4.5 Data Augmentation

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4.5 Data Augmentation

Neural network models generalize more when they are trained on more data. The more data the network sees during training, the better it learn to model the true distribution of the data. However, collecting and labeling more data are typically difficult and costly in many application domains. One way to increase the size of training data is to generate artificial data. This is especially easy in some applications like object recognition.

For a sample image of a butterfly, we can obtain more versions of the butterfly by transforming the image in ways that conserve the semantics of the butterfly. Such transformations can be flipping the image vertically and horizontally, rotating it by some degrees, cropping part of the image, removing or changing the background, adding noise, de-coloring or enhancing textures, etc. The augmented images still represent the same class (butterfly), however, we have an order of magnitude more training data than previously to feed the neural network. By performing data augmentation, we are significantly teaching the neural network to be invariant to different versions of the same object, hence increasing the network’s generalizability.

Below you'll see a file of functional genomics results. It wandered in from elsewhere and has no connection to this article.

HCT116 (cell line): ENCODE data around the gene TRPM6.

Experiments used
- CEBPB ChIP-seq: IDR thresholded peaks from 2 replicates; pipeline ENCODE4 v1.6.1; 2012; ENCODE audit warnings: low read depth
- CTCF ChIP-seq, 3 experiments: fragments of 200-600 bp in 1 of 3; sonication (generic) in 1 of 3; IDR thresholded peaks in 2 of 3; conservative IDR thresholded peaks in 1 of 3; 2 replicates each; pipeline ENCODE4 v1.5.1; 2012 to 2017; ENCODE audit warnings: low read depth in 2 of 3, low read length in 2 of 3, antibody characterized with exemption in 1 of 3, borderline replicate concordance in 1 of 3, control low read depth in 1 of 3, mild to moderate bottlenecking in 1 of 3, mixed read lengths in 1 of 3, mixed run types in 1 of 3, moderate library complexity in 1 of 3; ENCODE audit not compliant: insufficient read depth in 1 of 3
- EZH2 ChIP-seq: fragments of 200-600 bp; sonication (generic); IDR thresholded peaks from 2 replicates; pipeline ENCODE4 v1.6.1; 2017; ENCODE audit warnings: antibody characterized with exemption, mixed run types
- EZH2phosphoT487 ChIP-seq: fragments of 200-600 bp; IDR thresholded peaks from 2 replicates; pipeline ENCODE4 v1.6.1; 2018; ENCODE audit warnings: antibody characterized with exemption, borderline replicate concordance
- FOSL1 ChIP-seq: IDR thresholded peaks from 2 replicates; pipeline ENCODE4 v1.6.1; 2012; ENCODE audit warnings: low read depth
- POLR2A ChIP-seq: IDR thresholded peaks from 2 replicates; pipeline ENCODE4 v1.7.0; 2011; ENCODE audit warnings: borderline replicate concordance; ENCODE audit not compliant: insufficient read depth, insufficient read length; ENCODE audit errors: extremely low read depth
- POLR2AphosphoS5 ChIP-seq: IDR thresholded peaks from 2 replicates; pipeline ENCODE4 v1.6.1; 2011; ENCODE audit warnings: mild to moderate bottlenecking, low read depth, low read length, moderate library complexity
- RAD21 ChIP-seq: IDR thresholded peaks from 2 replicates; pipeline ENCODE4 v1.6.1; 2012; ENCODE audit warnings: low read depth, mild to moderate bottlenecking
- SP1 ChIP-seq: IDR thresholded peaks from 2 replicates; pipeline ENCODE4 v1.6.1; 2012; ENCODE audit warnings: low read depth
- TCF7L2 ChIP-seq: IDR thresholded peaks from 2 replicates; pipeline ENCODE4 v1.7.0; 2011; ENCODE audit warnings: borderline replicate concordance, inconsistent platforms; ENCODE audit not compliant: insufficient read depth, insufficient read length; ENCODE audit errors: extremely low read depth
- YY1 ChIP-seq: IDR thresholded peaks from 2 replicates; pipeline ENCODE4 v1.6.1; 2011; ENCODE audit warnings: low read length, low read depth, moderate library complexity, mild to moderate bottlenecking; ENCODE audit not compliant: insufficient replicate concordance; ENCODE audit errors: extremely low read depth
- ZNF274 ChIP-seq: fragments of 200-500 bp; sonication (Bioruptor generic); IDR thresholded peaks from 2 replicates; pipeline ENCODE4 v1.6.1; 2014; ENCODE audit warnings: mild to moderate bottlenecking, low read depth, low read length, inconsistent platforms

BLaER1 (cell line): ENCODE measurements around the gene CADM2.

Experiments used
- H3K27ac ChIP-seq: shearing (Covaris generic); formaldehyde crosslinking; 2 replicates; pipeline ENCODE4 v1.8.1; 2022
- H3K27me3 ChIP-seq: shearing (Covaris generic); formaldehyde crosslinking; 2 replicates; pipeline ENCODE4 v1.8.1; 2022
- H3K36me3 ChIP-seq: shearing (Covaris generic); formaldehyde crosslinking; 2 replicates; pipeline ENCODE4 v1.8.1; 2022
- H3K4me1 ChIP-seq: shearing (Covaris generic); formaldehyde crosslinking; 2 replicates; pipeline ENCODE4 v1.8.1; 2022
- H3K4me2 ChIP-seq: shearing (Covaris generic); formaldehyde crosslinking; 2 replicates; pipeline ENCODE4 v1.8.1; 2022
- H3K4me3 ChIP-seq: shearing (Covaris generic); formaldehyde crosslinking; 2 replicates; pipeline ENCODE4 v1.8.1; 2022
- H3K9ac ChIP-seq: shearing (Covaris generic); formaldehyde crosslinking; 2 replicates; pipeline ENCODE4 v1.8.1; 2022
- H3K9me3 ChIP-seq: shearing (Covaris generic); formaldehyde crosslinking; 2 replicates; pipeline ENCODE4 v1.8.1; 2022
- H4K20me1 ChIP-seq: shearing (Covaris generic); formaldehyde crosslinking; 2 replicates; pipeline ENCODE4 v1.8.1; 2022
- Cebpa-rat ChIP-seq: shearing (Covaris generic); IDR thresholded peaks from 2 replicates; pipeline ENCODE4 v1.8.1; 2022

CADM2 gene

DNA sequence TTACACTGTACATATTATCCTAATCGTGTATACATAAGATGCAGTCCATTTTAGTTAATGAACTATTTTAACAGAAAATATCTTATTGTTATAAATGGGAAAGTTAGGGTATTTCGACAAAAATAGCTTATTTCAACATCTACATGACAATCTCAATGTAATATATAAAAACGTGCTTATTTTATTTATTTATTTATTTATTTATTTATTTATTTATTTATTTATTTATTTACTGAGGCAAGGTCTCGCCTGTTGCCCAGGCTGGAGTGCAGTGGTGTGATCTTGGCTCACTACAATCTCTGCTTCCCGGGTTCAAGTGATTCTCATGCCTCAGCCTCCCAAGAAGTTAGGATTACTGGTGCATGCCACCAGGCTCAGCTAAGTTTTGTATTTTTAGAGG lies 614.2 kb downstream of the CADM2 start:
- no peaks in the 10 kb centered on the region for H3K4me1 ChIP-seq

It is worth paying attention that we should not accidentally change the class or semantics of the sample when augmenting the sample. For example flipping letter ‘b’ could make it become letter ‘d’ and rotating number ‘6’ could turn it to number ‘9’, essentially changing their labels. Furthermore, one should take the contribution of data augmentation into account when comparing two different deep learning methods in which one requires augmentation while the other does not, since the performance improvement might be coming from the augmentation rather than the effective design of the algorithm itself.

Figure 1: An example of different data augmentation techniques applied on a butterfly image, which still preserve the semantics of the original image.